Class I human histocompatibility (HLA) surface antigens encoded by alleles on locus B of the HLA complex. The HLA-G antigens are considered non-classical class I antigens due to their distinct tissue distribution which differs from HLA-A; HLA-B; and HLA-C antigens. Note that several isoforms of HLA-G antigens result from alternative splicing of messenger RNAs produced from the HLA-G*01 allele.
Cells grown in vitro from neoplastic tissue. If they can be established as a TUMOR CELL LINE, they can be propagated in cell culture indefinitely.
Costimulatory T-LYMPHOCYTE receptors that have specificity for CD80 ANTIGEN and CD86 ANTIGEN. Activation of this receptor results in increased T-cell proliferation, cytokine production and promotion of T-cell survival.
Antigens which may directly stimulate B lymphocytes without the cooperation of T lymphocytes.
Glycoprotein members of the immunoglobulin superfamily which participate in T-cell adhesion and activation. They are expressed on most peripheral T-lymphocytes, natural killer cells, and thymocytes, and function as co-receptors or accessory molecules in the T-cell receptor complex.
Glycoproteins found on the membrane or surface of cells.
Transmembrane proteins that form the alpha subunits of the HLA-DQ antigens.
A malignant neoplasm derived from cells that are capable of forming melanin, which may occur in the skin of any part of the body, in the eye, or, rarely, in the mucous membranes of the genitalia, anus, oral cavity, or other sites. It occurs mostly in adults and may originate de novo or from a pigmented nevus or malignant lentigo. Melanomas frequently metastasize widely, and the regional lymph nodes, liver, lungs, and brain are likely to be involved. The incidence of malignant skin melanomas is rising rapidly in all parts of the world. (Stedman, 25th ed; from Rook et al., Textbook of Dermatology, 4th ed, p2445)
The major human blood type system which depends on the presence or absence of two antigens A and B. Type O occurs when neither A nor B is present and AB when both are present. A and B are genetic factors that determine the presence of enzymes for the synthesis of certain glycoproteins mainly in the red cell membrane.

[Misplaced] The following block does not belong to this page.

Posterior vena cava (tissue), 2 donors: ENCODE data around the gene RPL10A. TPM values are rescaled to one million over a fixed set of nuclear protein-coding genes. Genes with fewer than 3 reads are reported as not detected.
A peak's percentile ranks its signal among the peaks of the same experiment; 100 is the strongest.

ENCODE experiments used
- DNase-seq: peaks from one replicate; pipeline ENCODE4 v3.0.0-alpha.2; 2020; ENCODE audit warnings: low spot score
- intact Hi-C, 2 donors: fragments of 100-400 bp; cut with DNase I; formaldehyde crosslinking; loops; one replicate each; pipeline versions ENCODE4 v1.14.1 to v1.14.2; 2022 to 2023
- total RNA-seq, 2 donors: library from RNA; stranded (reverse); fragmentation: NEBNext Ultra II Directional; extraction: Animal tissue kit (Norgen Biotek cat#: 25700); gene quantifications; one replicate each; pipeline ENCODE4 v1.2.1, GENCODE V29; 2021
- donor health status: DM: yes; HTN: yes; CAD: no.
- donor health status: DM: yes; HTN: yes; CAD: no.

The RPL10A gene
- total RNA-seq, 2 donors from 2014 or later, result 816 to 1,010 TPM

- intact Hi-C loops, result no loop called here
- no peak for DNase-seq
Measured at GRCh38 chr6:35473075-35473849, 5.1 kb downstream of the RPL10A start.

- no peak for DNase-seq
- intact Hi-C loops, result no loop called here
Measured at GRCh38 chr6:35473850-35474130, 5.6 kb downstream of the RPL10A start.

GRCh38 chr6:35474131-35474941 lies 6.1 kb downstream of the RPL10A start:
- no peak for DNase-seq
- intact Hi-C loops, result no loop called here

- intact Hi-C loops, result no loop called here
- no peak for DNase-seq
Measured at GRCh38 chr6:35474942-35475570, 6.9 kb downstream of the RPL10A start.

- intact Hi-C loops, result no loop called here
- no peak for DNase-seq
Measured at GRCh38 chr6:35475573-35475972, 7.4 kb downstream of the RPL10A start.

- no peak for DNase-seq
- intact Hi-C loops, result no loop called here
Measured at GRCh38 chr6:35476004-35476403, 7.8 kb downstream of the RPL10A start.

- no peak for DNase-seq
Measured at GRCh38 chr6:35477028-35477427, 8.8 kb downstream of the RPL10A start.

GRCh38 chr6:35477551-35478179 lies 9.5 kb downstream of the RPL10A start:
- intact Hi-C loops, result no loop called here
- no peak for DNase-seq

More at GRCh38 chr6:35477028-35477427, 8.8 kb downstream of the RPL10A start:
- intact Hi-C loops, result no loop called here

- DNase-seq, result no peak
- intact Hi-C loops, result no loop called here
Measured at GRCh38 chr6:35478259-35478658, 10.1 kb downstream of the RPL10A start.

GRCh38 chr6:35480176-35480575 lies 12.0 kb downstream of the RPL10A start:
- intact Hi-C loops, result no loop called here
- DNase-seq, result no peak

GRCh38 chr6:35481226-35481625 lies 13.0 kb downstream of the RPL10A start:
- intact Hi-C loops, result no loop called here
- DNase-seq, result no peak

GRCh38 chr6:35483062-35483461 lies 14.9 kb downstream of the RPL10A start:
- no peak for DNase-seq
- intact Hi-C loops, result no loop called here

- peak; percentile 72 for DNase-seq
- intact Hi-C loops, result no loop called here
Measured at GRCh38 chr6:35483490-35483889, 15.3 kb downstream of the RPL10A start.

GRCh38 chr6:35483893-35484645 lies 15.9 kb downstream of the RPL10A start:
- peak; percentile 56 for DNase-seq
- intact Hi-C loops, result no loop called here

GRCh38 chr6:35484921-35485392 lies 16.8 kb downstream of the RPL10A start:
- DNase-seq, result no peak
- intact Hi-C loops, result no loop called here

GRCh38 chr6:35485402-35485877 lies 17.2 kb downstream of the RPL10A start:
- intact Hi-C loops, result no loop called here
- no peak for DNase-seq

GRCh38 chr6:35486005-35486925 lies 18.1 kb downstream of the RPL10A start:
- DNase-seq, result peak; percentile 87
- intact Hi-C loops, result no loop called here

Adherent debris produced when cutting the enamel or dentin in cavity preparation. It is about 1 micron thick and its composition reflects the underlying dentin, although different quantities and qualities of smear layer can be produced by the various instrumentation techniques. Its function is presumed to be protective, as it lowers dentin permeability. However, it masks the underlying dentin and interferes with attempts to bond dental material to the dentin.
A technique using antibodies for identifying or quantifying a substance. Usually the substance being studied serves as antigen both in antibody production and in measurement of antibody by the test substance.
Carbohydrate antigen most commonly seen in tumors of the ovary and occasionally seen in breast, kidney, and gastrointestinal tract tumors and normal tissue. CA 125 is clearly tumor-associated but not tumor-specific.
Immunologically detectable substances found in the CELL NUCLEUS.
In vitro method for producing large amounts of specific DNA or RNA fragments of defined length and sequence from small amounts of short oligonucleotide flanking sequences (primers). The essential steps include thermal denaturation of the double-stranded target molecules, annealing of the primers to their complementary sequences, and extension of the annealed primers by enzymatic synthesis with DNA polymerase. The reaction is efficient, specific, and extremely sensitive. Uses for the reaction include disease diagnosis, detection of difficult-to-isolate pathogens, mutation analysis, genetic testing, DNA sequencing, and analyzing evolutionary relationships.
The sequential correspondence of nucleotides in one nucleic acid molecule with those of another nucleic acid molecule. Sequence homology is an indication of the genetic relatedness of different organisms and gene function.
The type species of LYMPHOCRYPTOVIRUS, subfamily GAMMAHERPESVIRINAE, infecting B-cells in humans. It is thought to be the causative agent of INFECTIOUS MONONUCLEOSIS and is strongly associated with oral hairy leukoplakia (LEUKOPLAKIA, HAIRY;), BURKITT LYMPHOMA; and other malignancies.
Laboratory mice that have been produced from a genetically manipulated EGG or EMBRYO, MAMMALIAN.
An HLA-DR antigen associated with HLA-DRB1 CHAINS that are encoded by DRB1*01 alleles.
Partial proteins formed by partial hydrolysis of complete proteins or generated through PROTEIN ENGINEERING techniques.
Elements of limited time intervals, contributing to particular results or situations.
Subunits of the antigenic determinant that are most easily recognized by the immune system and thus most influence the specificity of the induced antibody.
Vaccines or candidate vaccines designed to prevent or treat cancer. Vaccines are produced using the patient's own whole tumor cells as the source of antigens, or using tumor-specific antigens, often recombinantly produced.
HLA-DR antigen subtypes that have been classified according to their affinity to specific ANTIBODIES. The DNA sequence analyses of HLA-DR ALPHA-CHAINS and HLA-DR BETA-CHAINS has for the most part revealed the specific alleles that are responsible for each serological subtype.
Antigens produced by various strains of HEPATITIS D VIRUS.